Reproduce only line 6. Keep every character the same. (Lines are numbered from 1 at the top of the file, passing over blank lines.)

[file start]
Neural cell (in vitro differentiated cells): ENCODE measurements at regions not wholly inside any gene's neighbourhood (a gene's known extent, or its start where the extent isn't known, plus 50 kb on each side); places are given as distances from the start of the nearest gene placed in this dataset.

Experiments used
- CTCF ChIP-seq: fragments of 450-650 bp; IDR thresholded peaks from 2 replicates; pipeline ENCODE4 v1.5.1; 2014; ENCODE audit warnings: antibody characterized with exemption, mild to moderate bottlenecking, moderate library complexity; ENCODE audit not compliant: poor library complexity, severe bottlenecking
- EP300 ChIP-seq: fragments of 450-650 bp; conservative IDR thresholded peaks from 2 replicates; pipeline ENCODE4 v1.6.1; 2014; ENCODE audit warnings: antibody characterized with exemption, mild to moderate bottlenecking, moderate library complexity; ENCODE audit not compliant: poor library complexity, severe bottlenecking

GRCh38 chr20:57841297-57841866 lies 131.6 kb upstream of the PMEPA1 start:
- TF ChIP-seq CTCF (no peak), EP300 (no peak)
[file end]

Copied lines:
- TF ChIP-seq CTCF (no peak), EP300 (no peak)